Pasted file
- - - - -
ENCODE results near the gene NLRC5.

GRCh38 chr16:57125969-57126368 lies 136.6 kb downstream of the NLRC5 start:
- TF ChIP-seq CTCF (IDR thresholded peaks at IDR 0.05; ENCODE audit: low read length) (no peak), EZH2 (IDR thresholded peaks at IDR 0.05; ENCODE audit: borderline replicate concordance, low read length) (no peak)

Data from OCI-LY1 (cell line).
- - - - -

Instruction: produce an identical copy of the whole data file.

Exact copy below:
ENCODE results near the gene NLRC5.

GRCh38 chr16:57125969-57126368 lies 136.6 kb downstream of the NLRC5 start:
- TF ChIP-seq CTCF (IDR thresholded peaks at IDR 0.05; ENCODE audit: low read length) (no peak), EZH2 (IDR thresholded peaks at IDR 0.05; ENCODE audit: borderline replicate concordance, low read length) (no peak)

Data from OCI-LY1 (cell line).